Kansas City police investigate fatal shooting on Olive Street
Andrea Lewis did not worry about her son when he was in jail.
She has watched news reports about killings in Kansas City, which in recent years has had one of the highest homicide rates per capita in the country. She was more at ease when she knew where her son was.
But her 27-year-old son, Maurice Jennings, was gunned down April 19 in the 3400 block of Olive Street near Prospect Avenue, just a week after he was released.
Lewis screamed when she learned about the shooting.
“It’s hard to swallow,” she said.
Officers were a couple blocks away when they heard shots fired in the area about 8:30 p.m. that Friday. Jennings was found in the street suffering from several gunshot wounds, according to Officer Darin Snapp, a Kansas City Police Department spokesman.
Jennings died at a hospital, marking the 42nd homicide this year in Kansas City.
Before he was killed, he had been in jail pending a burglary charge stemming from a domestic dispute during which he threw a chair.
He was released from jail after he pleaded guilty to first-degree burglary and was put on probation.
Judge Charles McKenzie ordered Jennings to complete an anger management program and follow directions from his probation officer. He was also ordered to have no contact with the victim, according to Jackson County court documents.
Jennings’ defense attorney, John Humphrey, texted Jennings after he was placed on probation to tell him to keep in touch and call if he had any issues.
When reached by a Star reporter Tuesday, Humphrey was shocked to learn Jennings had been killed.
“Oh my God,” he said. “I’m just sick.”
Jennings, a father of four children ages 4 to 7, was getting his life together, Humphrey said. He had “a lot of heart and a lot of promise.”
Lewis had not see her son’s body before Tuesday, when she visited a funeral home. Seeing him lying there was difficult, she said.
Family members said that, while Jennings had his problems, he had hopes and dreams and was loved by his relatives, who called him “Bear” since he was a child. He was set to start a job soon as a landscaper with the city, his mother said.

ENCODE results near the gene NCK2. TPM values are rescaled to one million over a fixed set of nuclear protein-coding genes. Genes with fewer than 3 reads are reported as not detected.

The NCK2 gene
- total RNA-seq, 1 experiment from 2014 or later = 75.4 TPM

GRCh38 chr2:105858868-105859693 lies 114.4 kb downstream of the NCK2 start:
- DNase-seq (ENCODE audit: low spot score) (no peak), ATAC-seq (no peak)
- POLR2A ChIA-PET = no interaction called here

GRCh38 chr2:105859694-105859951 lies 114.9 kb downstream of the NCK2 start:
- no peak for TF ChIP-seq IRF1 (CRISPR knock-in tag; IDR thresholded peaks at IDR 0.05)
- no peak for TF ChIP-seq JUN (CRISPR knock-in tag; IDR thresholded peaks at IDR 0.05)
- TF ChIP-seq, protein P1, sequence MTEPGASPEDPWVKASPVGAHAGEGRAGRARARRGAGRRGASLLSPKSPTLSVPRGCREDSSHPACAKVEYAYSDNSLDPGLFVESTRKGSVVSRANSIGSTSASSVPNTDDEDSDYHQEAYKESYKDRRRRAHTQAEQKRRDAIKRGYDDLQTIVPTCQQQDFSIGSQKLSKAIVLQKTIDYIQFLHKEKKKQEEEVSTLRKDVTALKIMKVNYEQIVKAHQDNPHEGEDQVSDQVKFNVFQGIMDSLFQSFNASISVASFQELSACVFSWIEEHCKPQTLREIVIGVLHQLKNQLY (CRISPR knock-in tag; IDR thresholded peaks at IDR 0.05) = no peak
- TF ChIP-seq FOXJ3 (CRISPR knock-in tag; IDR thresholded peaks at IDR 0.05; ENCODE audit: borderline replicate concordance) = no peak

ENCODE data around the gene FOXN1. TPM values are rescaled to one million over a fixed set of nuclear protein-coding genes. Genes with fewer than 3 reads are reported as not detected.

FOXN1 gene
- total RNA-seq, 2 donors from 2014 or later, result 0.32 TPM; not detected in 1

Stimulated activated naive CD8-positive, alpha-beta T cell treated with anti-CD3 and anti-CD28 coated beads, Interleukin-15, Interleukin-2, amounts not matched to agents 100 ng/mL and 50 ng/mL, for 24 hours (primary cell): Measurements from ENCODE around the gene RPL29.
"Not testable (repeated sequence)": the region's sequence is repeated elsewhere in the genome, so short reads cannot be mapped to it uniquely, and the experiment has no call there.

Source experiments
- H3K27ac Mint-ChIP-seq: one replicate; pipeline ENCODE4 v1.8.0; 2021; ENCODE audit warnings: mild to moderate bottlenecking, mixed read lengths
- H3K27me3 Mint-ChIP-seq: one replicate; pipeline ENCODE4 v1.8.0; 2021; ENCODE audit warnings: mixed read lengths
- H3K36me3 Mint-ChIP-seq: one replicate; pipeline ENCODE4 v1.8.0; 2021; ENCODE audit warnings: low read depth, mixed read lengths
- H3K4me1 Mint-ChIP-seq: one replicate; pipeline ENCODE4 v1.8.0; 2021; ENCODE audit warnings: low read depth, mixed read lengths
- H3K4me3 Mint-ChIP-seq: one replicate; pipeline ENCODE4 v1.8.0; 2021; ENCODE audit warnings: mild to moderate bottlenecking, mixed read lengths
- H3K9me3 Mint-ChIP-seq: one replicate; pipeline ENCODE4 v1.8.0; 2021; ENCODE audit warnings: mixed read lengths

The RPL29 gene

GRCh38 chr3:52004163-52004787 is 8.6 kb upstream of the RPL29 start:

One of Jennings’ sisters, Breeann Roddy, woke up to 19 missed calls after the shooting, she said. A family member broke the news saying: “Bear gone.”
Roddy recalled the times Jennings was there for her when she had a premature child in 2009; he visited her at the hospital and during surgeries. He had her back and she had his, Jennings’ older sister said.
Roddy and her husband planned to open a business selling cars and hoped to employ Jennings, who loved fixing vehicles, she said. Now, once they get their dealer’s license, the couple plans to leave Kansas City.
Maybe they will head to Texas, Roddy thought Tuesday, hours after police identified her brother as the man killed.
“I can’t deal with this here,” she said.
Police have not released any suspect information or a motive for the shooting. Asked what she would tell her son’s killer if she could, Lewis responded: “I just want to know why.”
Roddy regretted not being there more for her brother, who left behind three sisters and four brothers, she said. But it was too late, she said, to think about “the should’ve, would’ve, could’ve.”
Family members hope the shooter comes forward.
“I just want justice,” Roddy said.
Kansas City police have asked anyone with information about the killing to call the TIPS Hotline at 816-474-8477.
The city has recorded 44 homicides this year. By this time last year, police counted 40 homicides and reached 137 by the end of 2018.